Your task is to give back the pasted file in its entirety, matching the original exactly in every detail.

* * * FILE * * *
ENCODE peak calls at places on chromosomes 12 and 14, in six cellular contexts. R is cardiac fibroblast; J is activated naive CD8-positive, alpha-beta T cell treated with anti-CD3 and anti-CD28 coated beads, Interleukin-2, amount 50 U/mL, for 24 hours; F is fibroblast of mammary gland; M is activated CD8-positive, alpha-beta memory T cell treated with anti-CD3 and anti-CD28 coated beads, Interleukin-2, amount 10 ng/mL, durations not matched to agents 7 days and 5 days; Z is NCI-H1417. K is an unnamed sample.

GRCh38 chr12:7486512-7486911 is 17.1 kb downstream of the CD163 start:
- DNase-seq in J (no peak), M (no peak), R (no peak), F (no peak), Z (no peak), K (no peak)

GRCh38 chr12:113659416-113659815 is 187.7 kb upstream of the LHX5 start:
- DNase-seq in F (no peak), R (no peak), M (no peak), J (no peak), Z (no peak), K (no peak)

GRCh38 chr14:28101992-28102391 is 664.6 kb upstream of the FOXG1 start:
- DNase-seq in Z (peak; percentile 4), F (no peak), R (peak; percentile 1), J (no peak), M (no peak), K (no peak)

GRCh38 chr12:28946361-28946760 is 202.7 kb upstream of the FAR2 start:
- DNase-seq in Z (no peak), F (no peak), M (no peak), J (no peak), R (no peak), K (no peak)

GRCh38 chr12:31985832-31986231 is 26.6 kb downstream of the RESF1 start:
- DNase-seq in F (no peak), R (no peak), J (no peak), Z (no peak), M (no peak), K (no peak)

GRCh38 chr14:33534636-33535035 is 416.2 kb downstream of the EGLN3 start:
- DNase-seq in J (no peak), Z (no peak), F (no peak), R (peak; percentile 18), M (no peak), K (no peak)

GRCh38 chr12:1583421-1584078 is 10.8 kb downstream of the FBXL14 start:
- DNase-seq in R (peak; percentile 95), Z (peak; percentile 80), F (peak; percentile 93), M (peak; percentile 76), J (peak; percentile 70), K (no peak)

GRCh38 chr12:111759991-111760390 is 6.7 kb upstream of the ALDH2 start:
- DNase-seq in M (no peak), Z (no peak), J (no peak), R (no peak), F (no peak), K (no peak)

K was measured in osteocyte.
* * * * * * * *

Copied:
ENCODE peak calls at places on chromosomes 12 and 14, in six cellular contexts. R is cardiac fibroblast; J is activated naive CD8-positive, alpha-beta T cell treated with anti-CD3 and anti-CD28 coated beads, Interleukin-2, amount 50 U/mL, for 24 hours; F is fibroblast of mammary gland; M is activated CD8-positive, alpha-beta memory T cell treated with anti-CD3 and anti-CD28 coated beads, Interleukin-2, amount 10 ng/mL, durations not matched to agents 7 days and 5 days; Z is NCI-H1417. K is an unnamed sample.

GRCh38 chr12:7486512-7486911 is 17.1 kb downstream of the CD163 start:
- DNase-seq in J (no peak), M (no peak), R (no peak), F (no peak), Z (no peak), K (no peak)

GRCh38 chr12:113659416-113659815 is 187.7 kb upstream of the LHX5 start:
- DNase-seq in F (no peak), R (no peak), M (no peak), J (no peak), Z (no peak), K (no peak)

GRCh38 chr14:28101992-28102391 is 664.6 kb upstream of the FOXG1 start:
- DNase-seq in Z (peak; percentile 4), F (no peak), R (peak; percentile 1), J (no peak), M (no peak), K (no peak)

GRCh38 chr12:28946361-28946760 is 202.7 kb upstream of the FAR2 start:
- DNase-seq in Z (no peak), F (no peak), M (no peak), J (no peak), R (no peak), K (no peak)

GRCh38 chr12:31985832-31986231 is 26.6 kb downstream of the RESF1 start:
- DNase-seq in F (no peak), R (no peak), J (no peak), Z (no peak), M (no peak), K (no peak)

GRCh38 chr14:33534636-33535035 is 416.2 kb downstream of the EGLN3 start:
- DNase-seq in J (no peak), Z (no peak), F (no peak), R (peak; percentile 18), M (no peak), K (no peak)

GRCh38 chr12:1583421-1584078 is 10.8 kb downstream of the FBXL14 start:
- DNase-seq in R (peak; percentile 95), Z (peak; percentile 80), F (peak; percentile 93), M (peak; percentile 76), J (peak; percentile 70), K (no peak)

GRCh38 chr12:111759991-111760390 is 6.7 kb upstream of the ALDH2 start:
- DNase-seq in M (no peak), Z (no peak), J (no peak), R (no peak), F (no peak), K (no peak)

K was measured in osteocyte.